Why Iceland's 4-day workweek pilot was an 'overwhelming success'
2,500 employees worked reduced hours for 4 years, saw greater well-being and productivity
People who work fewer hours per week are not only happier, but also more productive at their jobs according to a large-scale pilot program in Iceland.
Between 2015 and 2019, the Reykjavík City Council and Icelandic federal government teamed up with trade unions to test the pros and cons of a four-day workweek.
About 2,500 workers — more than one per cent of the country's workforce — worked between 35 and 36 hours a week, as opposed to the standard 40, with no reduction in pay.
"The results are hugely positive. Workers from all sorts of areas of the public sector are incredibly happy with their work-life balance, spending more time with their families, doing more kind of extracurricular activities — things like cycling, taking up new hobbies, and so on," researcher Will Stronge told As It Happens guest host Duncan McCue.
"It's been an overwhelming success, as you might imagine … from the workers' perspective, but also one from the employers too."
LISTEN | The benefits of a four-day workweek:
Stronge is the co-director of the U.K. think-tank Autonomy, which compiled data on the trial alongside Iceland's Association for Sustainable Democracy.
The participants came from a wide variety of workplaces, including offices, hospitals, preschools and social services. Those who usually work 9 to 5, Monday through Friday, had four-day workweeks. Others, who did shift work, saw their hours reduced in other ways.
But across the board, the results were the same.
In a joint report, Autonomy and the association found employees exhibited "greater well-being, improved work-life balance and a better co-operative spirit in the workplace — all while maintaining existing standards of performance and productivity."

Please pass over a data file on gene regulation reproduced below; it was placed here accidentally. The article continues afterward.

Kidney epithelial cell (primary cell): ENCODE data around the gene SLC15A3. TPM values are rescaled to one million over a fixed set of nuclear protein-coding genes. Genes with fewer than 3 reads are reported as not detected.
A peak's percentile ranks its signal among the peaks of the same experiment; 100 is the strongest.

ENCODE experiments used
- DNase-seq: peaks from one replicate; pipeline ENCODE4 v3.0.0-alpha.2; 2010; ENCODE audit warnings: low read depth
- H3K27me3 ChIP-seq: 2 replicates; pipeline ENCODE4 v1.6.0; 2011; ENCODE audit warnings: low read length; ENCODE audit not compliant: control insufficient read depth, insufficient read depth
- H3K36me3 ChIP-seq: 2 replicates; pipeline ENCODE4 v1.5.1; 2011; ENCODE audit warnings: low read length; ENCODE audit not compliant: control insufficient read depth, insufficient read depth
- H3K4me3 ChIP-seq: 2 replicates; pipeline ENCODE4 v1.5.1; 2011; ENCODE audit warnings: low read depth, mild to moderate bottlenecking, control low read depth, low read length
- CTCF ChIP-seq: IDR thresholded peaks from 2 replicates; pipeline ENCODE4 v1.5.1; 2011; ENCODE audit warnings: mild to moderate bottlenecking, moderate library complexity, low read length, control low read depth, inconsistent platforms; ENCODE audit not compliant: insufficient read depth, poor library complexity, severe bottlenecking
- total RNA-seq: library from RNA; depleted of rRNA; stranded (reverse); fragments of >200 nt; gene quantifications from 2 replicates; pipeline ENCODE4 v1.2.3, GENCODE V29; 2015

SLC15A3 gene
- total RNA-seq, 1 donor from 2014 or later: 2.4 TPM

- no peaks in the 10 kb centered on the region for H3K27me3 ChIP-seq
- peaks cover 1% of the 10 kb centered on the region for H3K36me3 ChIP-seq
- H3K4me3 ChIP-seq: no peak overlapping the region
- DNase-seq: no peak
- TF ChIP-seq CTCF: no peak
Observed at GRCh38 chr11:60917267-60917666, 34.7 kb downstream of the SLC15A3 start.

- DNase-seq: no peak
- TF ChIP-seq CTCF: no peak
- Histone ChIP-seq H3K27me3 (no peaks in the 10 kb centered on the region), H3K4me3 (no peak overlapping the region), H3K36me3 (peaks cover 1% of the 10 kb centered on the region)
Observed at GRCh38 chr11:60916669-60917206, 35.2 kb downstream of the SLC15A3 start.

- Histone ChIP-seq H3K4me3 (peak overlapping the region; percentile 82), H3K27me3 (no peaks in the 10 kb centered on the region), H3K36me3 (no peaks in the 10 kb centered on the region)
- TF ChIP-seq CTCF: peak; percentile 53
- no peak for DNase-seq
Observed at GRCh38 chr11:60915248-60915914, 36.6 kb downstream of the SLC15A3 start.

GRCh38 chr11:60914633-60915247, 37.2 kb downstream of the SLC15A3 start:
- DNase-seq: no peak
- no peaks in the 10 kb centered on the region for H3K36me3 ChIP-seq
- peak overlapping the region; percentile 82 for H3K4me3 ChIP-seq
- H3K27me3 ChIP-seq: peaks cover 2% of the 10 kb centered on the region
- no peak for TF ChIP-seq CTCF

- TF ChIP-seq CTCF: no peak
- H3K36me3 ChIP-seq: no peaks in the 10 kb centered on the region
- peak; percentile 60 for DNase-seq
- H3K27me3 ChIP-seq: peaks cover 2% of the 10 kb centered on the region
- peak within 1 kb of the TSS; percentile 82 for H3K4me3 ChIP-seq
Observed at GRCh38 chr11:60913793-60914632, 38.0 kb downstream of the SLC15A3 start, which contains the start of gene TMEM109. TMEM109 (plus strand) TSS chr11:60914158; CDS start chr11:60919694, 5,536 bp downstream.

"The most remarkable thing from my perspective, the thing which I think is the most maybe heart-warming, is the amount of time that people have for their family, the way they could reconnect with their families," Stronge said.
They kind of had a greater energy on the job and actually enjoyed their work a bit more.- Will Stronge, co-director of Autonomy think-tank
While it's not surprising that people are happier when they work less, Stronge said employers were happy too.
In the best cases, he says managers reported increased productivity. At worst, productivity remained stable. What's more, the experiment had no effect on the employers' bottom line.
Stronge says that's because employees were less likely to suffer from workplace stress, anxiety, depression and burnout. As a result, they worked harder and took fewer sick days.
"They kind of had a greater energy on the job and actually enjoyed their work a bit more," he said. "Which sounds very rosy — but that is what comes out of a lot of these trials, is that people feel actually more attached to the job. In a way, they feel rewarded by having more time."
The Icelandic findings are on par with other similar experiments around the world. Microsoft Japan tried a four-day workweek in 2019 and reported a 40 per cent boost in productivity. A New Zealand company called Perpetual Guardian switched permanently to a four-day week in 2018 after its trials saw a 20 per cent increase in productivity.
B.C. Premier John Horgan recently said a four-day workweek is not "off the table" in his province, as Canadians emerge from the pandemic.
"I think there is a bit of a sea change in terms of the conversation around working time, and we're very happy to be part of it," Stronge said.
And it's something he knows first-hand, too. At Autonomy, employees work 32 hours a week, and he highly recommends it.
Written by Sheena Goodyear with files from Sarah Jackson. Interview with Will Stronge produced by Niza Lyapa Nondo.
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